Abstract: Accurate modeling of student knowledge is essential for large-scale online learning systems that are increasingly used for student training. Knowledge tracing aims to model student knowledge state given the student's sequence of learning activities. Modern Knowledge tracing (KT) is usually formulated as a supervised sequence learning problem to predict students' future practice performance according to their past observed practice scores by summarizing student knowledge state as a set of evolving hidden variables. Because of this formulation, many current KT solutions are not fit for modeling student learning from non-assessed learning activities with no explicit feedback or score observation (e.g., watching video lectures that are not graded). Additionally, these models cannot explicitly represent the dynamics of knowledge transfer among different learning activities, particularly between the assessed (e.g., quizzes) and non-assessed (e.g., video lectures) learning activities. In this paper, we propose Transition-Aware Multi-activity Knowledge Tracing (TAMKOT), which models knowledge transfer between learning materials, in addition to student knowledge, when students transition between and within assessed and non-assessed learning materials. TAMKOT is formulated as a deep recurrent multi-activity learning model that explicitly learns knowledge transfer by activating and learning a set of knowledge transfer matrices, one for each transition type between student activities. Accordingly, our model allows for representing each material type in a different yet transferrable latent space while maintaining student knowledge in a shared space. We evaluate our model on three real-world publicly available datasets and demonstrate TAMKOT's capability in predicting student performance and modeling knowledge transfer.

pyKT: A Python Library to Benchmark Deep Learning based Knowledge Tracing Models

Zitao Liu, Qiongqiong Liu, Jiahao Chen, Shuyan Huang, Jiliang Tang, Weiqi Luo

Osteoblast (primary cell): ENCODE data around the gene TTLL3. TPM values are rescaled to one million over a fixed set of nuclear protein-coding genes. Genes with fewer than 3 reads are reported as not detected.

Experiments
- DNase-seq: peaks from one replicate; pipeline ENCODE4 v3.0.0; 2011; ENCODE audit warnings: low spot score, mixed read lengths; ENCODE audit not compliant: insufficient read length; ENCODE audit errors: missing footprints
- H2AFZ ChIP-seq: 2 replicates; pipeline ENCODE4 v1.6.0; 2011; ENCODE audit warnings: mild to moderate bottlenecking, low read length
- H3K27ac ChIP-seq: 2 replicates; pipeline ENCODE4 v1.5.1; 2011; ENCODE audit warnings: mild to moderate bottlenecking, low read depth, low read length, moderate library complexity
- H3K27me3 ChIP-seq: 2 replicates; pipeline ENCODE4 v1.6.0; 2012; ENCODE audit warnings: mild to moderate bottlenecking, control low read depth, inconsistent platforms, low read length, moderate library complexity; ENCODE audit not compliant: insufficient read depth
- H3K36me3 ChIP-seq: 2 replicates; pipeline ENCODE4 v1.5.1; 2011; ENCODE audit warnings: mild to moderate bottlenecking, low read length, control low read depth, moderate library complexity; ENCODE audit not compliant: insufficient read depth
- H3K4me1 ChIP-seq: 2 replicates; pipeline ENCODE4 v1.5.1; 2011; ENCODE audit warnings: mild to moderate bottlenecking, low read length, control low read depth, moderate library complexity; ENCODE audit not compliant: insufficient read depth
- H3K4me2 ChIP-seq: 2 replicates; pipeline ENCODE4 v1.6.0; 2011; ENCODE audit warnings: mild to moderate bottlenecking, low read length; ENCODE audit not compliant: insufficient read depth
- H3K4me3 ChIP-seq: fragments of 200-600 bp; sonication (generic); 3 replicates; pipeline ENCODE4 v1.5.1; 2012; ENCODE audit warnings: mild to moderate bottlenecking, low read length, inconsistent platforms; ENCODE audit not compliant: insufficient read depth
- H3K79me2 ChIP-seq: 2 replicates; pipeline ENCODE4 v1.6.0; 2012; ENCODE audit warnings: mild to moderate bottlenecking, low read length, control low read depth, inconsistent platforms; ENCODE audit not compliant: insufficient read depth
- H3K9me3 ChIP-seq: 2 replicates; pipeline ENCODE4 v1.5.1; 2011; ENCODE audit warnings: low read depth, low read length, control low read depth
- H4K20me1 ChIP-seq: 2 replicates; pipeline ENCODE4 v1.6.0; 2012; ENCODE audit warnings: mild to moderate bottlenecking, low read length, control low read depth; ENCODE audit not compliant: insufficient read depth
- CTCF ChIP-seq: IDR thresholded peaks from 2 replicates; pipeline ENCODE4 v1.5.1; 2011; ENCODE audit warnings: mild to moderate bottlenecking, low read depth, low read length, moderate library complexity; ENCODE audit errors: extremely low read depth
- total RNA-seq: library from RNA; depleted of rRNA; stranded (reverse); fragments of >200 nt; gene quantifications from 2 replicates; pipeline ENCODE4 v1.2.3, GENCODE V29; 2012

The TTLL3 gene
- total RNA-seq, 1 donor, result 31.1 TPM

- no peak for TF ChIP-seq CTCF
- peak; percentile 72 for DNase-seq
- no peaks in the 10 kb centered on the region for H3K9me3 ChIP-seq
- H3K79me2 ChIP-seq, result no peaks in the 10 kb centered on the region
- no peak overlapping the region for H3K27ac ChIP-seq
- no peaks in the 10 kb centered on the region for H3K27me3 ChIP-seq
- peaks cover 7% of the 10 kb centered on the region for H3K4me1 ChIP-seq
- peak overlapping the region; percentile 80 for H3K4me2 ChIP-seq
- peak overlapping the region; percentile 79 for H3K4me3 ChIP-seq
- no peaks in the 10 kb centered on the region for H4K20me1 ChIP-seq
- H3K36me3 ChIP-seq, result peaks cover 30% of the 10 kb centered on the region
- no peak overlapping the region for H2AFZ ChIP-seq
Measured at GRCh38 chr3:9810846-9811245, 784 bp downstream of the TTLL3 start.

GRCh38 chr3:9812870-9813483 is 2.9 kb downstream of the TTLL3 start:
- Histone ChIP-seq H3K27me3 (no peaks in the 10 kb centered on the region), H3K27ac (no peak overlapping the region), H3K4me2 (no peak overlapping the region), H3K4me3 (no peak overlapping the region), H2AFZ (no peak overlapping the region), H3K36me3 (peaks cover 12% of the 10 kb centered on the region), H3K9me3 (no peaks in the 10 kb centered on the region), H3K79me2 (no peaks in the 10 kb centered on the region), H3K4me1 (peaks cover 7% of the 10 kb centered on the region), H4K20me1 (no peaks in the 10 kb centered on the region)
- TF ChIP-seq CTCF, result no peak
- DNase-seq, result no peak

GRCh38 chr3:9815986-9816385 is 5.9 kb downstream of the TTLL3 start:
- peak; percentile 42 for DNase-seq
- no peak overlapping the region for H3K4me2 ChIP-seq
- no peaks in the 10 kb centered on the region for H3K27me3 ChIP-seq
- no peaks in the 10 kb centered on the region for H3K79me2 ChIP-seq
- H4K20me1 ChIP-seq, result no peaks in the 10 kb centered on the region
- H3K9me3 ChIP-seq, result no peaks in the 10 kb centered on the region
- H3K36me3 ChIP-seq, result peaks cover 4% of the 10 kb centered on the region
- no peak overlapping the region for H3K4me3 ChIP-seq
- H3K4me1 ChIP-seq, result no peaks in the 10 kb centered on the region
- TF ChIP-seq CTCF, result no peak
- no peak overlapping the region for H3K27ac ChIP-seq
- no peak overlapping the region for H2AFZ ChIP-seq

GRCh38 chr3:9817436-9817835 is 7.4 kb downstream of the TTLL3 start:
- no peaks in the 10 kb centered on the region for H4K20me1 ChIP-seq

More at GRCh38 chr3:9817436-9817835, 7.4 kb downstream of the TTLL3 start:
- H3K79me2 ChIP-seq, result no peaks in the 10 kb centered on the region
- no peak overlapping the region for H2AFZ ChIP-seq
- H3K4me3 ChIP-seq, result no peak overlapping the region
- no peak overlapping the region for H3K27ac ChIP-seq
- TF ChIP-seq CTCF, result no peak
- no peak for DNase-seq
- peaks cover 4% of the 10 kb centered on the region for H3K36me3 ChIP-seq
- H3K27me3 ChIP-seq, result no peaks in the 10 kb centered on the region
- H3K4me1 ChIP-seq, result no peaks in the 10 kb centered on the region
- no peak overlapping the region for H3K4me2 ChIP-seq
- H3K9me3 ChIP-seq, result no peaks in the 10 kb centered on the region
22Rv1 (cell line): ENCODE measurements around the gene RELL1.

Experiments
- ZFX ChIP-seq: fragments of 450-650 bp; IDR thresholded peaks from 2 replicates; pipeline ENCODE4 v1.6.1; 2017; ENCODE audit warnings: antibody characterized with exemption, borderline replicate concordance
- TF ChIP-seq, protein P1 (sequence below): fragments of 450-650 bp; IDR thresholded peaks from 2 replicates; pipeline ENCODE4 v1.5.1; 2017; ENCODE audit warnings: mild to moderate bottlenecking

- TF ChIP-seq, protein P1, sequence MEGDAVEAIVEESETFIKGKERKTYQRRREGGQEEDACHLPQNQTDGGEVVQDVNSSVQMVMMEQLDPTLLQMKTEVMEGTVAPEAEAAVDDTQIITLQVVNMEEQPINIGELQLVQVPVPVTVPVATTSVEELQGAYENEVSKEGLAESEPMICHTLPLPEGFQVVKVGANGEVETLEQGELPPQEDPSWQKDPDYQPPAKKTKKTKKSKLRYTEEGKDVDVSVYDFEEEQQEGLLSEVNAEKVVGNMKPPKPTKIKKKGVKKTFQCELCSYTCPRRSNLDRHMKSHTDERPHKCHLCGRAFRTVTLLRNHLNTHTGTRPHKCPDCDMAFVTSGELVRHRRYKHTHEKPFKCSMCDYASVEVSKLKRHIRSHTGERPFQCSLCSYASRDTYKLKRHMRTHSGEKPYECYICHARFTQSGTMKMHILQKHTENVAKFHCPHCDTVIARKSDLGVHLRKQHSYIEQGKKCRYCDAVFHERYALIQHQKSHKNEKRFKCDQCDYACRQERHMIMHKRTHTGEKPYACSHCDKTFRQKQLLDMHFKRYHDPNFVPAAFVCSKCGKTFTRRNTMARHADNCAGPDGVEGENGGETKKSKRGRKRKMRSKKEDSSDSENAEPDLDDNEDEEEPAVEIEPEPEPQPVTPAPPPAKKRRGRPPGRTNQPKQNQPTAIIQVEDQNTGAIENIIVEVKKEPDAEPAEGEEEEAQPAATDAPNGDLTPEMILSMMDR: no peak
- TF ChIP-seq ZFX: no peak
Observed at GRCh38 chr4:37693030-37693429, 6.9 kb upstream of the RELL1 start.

Abstract: Knowledge tracing (KT) is the task of using students' historical learning interaction data to model their knowledge mastery over time so as to make predictions on their future interaction performance. Recently, remarkable progress has been made of using various deep learning techniques to solve the KT problem. However, the success behind deep learning based knowledge tracing (DLKT) approaches is still left somewhat unknown and proper measurement and analysis of these DLKT approaches remain a challenge. First, data preprocessing procedures in existing works are often private and custom, which limits experimental standardization. Furthermore, existing DLKT studies often differ in terms of the evaluation protocol and are far away real-world educational contexts. To address these problems, we introduce a comprehensive python based benchmark platform, \textsc{pyKT}, to guarantee valid comparisons across DLKT methods via thorough evaluations. The \textsc{pyKT} library consists of a standardized set of integrated data preprocessing procedures on 7 popular datasets across different domains, and 10 frequently compared DLKT model implementations for transparent experiments. Results from our fine-grained and rigorous empirical KT studies yield a set of observations and suggestions for effective DLKT, e.g., wrong evaluation setting may cause label leakage that generally leads to performance inflation; and the improvement of many DLKT approaches is minimal compared to the very first DLKT model proposed by Piech et al. \cite{piech2015deep}. We have open sourced \textsc{pyKT} and our experimental results at this https URL. We welcome contributions from other research groups and practitioners.

Evaluating the Explainers: Black-Box Explainable Machine Learning for Student Success Prediction in MOOCs

Vinitra Swamy, Bahar Radmehr, Natasa Krco, Mirko Marras, Tanja Käser